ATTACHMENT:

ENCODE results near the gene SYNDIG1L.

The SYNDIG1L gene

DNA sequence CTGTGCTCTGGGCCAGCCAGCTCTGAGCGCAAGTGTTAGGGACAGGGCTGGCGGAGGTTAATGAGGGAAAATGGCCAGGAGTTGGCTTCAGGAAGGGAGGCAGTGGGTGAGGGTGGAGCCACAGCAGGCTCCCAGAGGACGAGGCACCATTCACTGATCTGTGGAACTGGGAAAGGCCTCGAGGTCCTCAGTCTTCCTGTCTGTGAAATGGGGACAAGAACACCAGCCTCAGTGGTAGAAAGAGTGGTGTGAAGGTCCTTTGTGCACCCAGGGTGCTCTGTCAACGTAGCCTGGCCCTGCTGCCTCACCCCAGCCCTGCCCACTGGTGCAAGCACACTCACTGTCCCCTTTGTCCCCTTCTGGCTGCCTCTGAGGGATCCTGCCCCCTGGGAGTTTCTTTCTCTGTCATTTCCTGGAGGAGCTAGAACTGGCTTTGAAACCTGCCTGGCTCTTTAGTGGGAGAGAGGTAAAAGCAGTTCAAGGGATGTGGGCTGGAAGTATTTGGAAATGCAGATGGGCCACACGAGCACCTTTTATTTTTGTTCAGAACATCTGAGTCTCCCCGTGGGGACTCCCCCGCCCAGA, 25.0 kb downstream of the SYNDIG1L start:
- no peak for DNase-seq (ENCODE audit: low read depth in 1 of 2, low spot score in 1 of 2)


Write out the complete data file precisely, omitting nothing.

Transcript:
ENCODE results near the gene SYNDIG1L.

The SYNDIG1L gene

DNA sequence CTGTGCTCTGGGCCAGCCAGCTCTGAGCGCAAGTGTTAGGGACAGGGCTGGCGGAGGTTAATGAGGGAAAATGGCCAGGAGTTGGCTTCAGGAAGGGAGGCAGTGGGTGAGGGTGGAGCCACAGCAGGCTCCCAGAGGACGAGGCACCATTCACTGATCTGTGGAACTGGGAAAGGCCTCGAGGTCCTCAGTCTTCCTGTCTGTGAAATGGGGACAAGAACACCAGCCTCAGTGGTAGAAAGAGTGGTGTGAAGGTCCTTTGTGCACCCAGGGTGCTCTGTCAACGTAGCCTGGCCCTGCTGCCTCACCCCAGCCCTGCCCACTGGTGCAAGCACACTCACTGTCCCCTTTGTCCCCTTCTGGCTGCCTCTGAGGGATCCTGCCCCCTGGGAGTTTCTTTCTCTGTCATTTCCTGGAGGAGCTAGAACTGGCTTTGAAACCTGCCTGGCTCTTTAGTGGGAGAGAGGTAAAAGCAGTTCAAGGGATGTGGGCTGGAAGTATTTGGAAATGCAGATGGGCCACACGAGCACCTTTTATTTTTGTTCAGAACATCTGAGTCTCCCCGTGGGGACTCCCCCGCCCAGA, 25.0 kb downstream of the SYNDIG1L start:
- no peak for DNase-seq (ENCODE audit: low read depth in 1 of 2, low spot score in 1 of 2)